Although he went on to pursue a different career, he continued to write and edit and became the editor of an international magazine and editor of 4 technical books. 

His first work of fiction, I Dare You, was published in 2016 and The Lost Pharaoh continues the ancient Egyptian story glimpsed in Map of the Dead and is his ninth title. 

Murray was born in Greater Manchester, England and has being moving south ever since. He now lives on the beautiful Dorset coast with his wife and family.

Thursday, May 14, 2020

Fallible Justice (Wilde Investigations Book One) by Laura Laakso

Fallible Justice (Wilde Investigations Book One) by Laura Laakso.
Published in paperback, audio and digital formats by Louise Walters Books on 8th November 2018.
Read May 2020.

Welcome to Old London, almost part of the world we know and yet not quite, because this is a world where paranormal races exist alongside humans, and criminal cases are judged by all-seeing beings from another plain of reality - and the Heralds of Justice are infallible... or are they?

Yannia Wilde has left behind the restrictive life of her people, the Wild Folk, to pursue a career as a private detective and to find a place for herself in Old London. She is the only one of her kind living here and, like them, she can draw on the sensory abilities of all living things. She has attracted a certain amount of attention from the other paranormal races, and not all of it is welcome, but Yannia has no interest in celebrity. Although being an outsider does not worry her, since her people have always been seen as reclusive and insular, Yannia is struggling to adapt to city life away from the power of nature that she needs to recharge her abilities - and she is a little lonely.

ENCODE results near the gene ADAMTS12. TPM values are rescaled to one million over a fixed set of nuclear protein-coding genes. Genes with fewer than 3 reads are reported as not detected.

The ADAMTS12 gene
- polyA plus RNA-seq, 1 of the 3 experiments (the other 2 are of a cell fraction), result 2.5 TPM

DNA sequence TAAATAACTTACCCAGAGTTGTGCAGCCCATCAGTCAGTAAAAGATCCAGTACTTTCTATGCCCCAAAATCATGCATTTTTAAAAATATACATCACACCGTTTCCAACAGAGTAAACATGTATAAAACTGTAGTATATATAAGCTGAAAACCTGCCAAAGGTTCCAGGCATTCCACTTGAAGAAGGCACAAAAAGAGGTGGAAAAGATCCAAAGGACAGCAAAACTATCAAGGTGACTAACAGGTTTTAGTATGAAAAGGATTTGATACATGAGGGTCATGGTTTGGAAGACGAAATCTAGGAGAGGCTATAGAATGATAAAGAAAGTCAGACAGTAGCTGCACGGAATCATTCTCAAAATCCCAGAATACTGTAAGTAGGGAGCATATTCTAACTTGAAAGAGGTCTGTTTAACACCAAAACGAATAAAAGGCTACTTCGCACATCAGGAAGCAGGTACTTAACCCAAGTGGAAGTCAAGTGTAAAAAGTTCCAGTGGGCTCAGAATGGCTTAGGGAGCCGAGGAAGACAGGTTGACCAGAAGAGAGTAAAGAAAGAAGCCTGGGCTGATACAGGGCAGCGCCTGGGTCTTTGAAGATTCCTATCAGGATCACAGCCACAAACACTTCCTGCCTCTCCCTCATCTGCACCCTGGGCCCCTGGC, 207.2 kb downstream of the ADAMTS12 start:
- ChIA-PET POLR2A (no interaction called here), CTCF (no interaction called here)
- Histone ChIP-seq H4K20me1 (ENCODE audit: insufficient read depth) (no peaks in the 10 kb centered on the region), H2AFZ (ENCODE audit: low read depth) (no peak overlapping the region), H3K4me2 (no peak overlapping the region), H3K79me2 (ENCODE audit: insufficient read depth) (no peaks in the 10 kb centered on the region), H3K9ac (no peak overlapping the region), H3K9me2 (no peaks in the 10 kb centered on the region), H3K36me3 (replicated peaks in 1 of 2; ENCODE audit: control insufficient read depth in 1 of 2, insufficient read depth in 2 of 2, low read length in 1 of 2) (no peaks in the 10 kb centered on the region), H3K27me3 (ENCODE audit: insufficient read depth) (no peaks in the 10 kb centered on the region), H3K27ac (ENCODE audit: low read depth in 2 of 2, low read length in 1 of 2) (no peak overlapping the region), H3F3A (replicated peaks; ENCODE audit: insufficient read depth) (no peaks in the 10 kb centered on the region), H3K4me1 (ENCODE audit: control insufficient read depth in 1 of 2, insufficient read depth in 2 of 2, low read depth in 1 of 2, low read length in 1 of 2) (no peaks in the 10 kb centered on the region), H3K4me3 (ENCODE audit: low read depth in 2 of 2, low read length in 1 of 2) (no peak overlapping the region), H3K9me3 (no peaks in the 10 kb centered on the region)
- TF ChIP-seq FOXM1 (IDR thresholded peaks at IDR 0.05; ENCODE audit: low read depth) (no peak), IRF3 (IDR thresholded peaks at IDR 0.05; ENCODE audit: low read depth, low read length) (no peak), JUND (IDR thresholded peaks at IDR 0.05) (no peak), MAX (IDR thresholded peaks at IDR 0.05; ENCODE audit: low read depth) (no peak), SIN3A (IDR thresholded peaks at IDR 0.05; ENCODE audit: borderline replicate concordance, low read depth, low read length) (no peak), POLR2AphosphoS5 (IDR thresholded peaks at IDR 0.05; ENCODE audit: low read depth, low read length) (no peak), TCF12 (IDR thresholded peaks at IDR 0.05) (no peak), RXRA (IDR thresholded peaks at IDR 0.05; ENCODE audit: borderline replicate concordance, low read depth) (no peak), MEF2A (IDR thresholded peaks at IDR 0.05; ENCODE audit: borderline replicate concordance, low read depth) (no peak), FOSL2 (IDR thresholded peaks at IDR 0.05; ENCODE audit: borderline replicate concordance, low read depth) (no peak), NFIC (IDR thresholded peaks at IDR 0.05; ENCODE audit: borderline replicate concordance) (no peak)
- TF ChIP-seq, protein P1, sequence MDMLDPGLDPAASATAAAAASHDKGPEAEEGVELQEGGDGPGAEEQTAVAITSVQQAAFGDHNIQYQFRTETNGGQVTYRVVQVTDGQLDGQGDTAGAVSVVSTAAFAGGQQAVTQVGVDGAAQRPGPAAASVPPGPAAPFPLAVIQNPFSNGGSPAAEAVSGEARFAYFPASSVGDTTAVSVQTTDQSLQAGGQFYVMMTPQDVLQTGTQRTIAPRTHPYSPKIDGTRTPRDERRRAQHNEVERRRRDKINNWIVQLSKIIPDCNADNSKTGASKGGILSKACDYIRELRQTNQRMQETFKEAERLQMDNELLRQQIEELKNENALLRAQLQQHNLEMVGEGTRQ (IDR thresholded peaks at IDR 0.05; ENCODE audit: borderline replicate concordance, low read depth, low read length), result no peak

When an unusual case falls into Yannia's lap, she recruits the help of her only friend, the Bird Shaman Karrion, to help her, and this is going to be tough case to crack. A mage has been found guilty of the murder of another of his kind, but his daughter is convinced he has been wrongly accused of the crime, even though he has been judged by the supposedly infallible Heralds of Justice.

Can Yannia and Karrion do the impossible and prove that a man who has been found guilty under their flawless system of justice is in fact innocent?


Fallible Justice is a book that has been sitting on my to-be-read shelf for quite a while now, and I am kicking myself that it has taken me so long to pick it up and read it, because it is brilliant!

Laura Laakso has created the most intriguing urban fantasy world in this book - one where humans and magical folk live alongside each other, fully aware of each other's existence - and it works beautifully. Our author has clearly put a lot of thought into how humans and magical folk might live together in a kind of harmony, and the world she has built is well formed and very appealing.

This is a book with a wealth of different kinds of magical folk, some more pleasant than others, and they seem to be as much motivated by all those pesky emotions as the non-magical folk are, which makes them both strangely human and very realistic. Although most may prefer to live in the protected environment of Old London, in many ways they are quite similar to the humans they live among, albeit with added powers, and some even choose to marry their human neighbours. This all adds to build a credible world that is just the right amount of different from our own, so that you can almost taste it. Perhaps you may even find yourself looking a little differently at the mad cat lady who lives down the road, or the old man who always sits by the fire down at the local pub?